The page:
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Sorry, Running Backs. Even Your Receiving Value Can Be Easily Replaced.

Running backs in the NFL don’t have the value they once did. The five highest-paid running backs this season will make 93 percent of what the five highest-paid RBs were paid in 2011, based on their collective salary cap charges each year according to Spotrac. The five highest-paid quarterbacks of 2019, meanwhile, are making 185 percent of their 2011 counterparts.1

But top backs like Le’Veon Bell, who sat out the entire 2018 season over a contract dispute with the Steelers, and current holdout Ezekiel Elliott, who hauled in 77 passes last year, may be hoping to reestablish value at the position with their receiving ability. By leaning into a more pass-happy league, running backs like these two, the Panthers’ Christian McCaffrey (107 receptions in 2018) and the No. 2 overall pick in the 2018 NFL Draft, the New York Giants’ Saquon Barkley (91 receptions), are leading a receiving revolution at the position.

But despite the exploits of the most prolific receiving backs last year, running back targets as a share of all passes are not significantly increasing. Teams are just throwing to everyone more often. Last year, 20.2 percent of passes were targeted at running backs, which is in line with the 2001-to-2017 average of 19.5 percent. The same is true if we look at the market share of passing yards: 18 percent last year compared with 17.5 from 2001 to 2017.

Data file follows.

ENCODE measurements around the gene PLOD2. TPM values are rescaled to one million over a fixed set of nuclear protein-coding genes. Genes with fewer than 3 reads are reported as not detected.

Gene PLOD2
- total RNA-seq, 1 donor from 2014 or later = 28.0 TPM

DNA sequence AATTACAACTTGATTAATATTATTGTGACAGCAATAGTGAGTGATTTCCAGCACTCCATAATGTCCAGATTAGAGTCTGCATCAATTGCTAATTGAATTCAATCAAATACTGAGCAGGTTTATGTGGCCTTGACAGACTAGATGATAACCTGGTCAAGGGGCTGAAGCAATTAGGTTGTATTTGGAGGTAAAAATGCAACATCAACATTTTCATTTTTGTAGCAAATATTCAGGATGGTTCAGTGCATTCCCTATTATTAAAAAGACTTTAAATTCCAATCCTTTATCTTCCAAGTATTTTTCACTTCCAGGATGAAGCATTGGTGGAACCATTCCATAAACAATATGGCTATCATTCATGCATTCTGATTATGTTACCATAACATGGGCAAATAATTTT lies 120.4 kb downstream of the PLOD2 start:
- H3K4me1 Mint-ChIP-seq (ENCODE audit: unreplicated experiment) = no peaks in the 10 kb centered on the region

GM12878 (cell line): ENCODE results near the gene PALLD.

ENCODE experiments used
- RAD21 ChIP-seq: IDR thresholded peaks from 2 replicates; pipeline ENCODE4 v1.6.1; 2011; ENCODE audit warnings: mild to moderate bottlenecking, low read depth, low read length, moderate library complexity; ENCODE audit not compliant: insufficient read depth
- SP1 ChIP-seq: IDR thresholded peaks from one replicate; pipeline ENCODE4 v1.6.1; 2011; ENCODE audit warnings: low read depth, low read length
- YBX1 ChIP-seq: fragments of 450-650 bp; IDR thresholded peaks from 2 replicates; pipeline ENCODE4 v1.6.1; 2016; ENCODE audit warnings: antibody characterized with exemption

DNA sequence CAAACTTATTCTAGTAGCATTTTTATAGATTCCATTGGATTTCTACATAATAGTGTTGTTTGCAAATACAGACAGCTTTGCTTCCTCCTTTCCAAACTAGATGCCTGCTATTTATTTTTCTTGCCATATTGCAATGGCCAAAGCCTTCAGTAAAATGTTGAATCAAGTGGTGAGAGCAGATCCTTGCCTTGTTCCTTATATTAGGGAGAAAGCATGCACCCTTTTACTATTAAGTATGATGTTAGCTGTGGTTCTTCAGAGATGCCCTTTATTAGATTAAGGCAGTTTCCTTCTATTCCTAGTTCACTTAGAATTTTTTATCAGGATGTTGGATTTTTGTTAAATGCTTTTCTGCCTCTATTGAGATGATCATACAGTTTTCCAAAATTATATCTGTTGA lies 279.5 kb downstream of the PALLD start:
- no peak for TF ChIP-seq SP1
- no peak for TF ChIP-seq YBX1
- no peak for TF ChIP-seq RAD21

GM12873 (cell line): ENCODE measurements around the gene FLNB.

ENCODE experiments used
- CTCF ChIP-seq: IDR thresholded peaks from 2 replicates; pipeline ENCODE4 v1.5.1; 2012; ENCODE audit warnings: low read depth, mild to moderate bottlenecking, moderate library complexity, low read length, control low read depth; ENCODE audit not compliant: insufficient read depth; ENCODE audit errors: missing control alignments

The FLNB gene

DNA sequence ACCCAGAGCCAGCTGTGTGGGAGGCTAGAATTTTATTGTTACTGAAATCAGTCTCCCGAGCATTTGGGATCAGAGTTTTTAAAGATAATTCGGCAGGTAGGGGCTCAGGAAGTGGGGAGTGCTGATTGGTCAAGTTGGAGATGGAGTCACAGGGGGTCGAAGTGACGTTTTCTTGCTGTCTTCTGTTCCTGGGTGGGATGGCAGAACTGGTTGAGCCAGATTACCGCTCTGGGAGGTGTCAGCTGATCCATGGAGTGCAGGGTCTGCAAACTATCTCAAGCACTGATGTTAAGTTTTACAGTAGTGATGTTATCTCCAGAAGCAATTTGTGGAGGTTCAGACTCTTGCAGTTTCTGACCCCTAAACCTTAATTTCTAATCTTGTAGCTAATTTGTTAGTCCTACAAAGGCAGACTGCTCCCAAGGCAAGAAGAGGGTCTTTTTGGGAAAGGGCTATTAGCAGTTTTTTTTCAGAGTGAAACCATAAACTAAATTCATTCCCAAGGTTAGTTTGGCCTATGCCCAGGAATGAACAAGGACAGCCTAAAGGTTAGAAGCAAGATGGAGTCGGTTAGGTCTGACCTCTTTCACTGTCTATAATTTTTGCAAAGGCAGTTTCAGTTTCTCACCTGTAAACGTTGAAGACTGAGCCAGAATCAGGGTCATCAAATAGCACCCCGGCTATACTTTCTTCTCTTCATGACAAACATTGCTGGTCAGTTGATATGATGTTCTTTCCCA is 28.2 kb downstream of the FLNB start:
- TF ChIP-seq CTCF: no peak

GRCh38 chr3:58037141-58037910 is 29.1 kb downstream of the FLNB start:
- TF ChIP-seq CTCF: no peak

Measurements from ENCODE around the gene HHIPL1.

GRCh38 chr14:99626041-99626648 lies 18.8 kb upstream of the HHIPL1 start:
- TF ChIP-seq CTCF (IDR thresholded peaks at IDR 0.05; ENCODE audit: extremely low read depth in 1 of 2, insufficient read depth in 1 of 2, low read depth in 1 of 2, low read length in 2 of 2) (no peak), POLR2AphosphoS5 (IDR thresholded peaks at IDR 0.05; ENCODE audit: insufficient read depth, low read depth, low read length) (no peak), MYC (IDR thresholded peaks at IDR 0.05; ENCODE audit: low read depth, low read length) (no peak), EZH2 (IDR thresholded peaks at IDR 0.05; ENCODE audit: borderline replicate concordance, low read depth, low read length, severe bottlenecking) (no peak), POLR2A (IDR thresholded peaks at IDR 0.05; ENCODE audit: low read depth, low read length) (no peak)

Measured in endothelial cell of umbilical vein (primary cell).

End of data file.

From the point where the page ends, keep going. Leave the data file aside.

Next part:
And unless you’re playing fantasy football, judging receiving ability by the number of catches and receiving yards is a poor way to measure this skill. A checkdown to a running back who gains 12 yards on third-and-15 is great for your fantasy team, but it doesn’t do much to improve an actual team’s chances of winning a game.

A more accurate — but still imperfect — gauge of the receiving value of a running back is the added value of the plays in which he is a receiver.2 We can use a team’s success rate on those plays — whether the play resulted in positive expected points added — to see more clearly that not all running back catches and yards are created equal.

Last year, NFL backs registered successful plays on 1,663 of 3,572 receiving targets, a rate of 46.6 percent, according to ESPN Stats & Information Group. Elliott and Barkley were the top two rushers in the league last season, but they were below-average receivers for their position by this metric, posting respective success rates of 36.1 and 40.3 percent on passes thrown to them. The Cowboys and Giants ranked 31st and 26th, respectively, in overall success rates on those plays. When their quarterbacks threw to Elliott and Barkley, they typically weren’t increasing their probability of scoring points — they were worsening it.

Whether it’s scheme, blocking or the ability of the running backs themselves, some teams are just better at this play-call than others. Comparing overall success rates, we can see a wide range of effectiveness across the league in 2018 when throwing to the RBs.

The Chiefs got the most out of the running back pass

NFL teams by success rate of passes to running backs, as measured by positive expected points added, for the 2018 regular season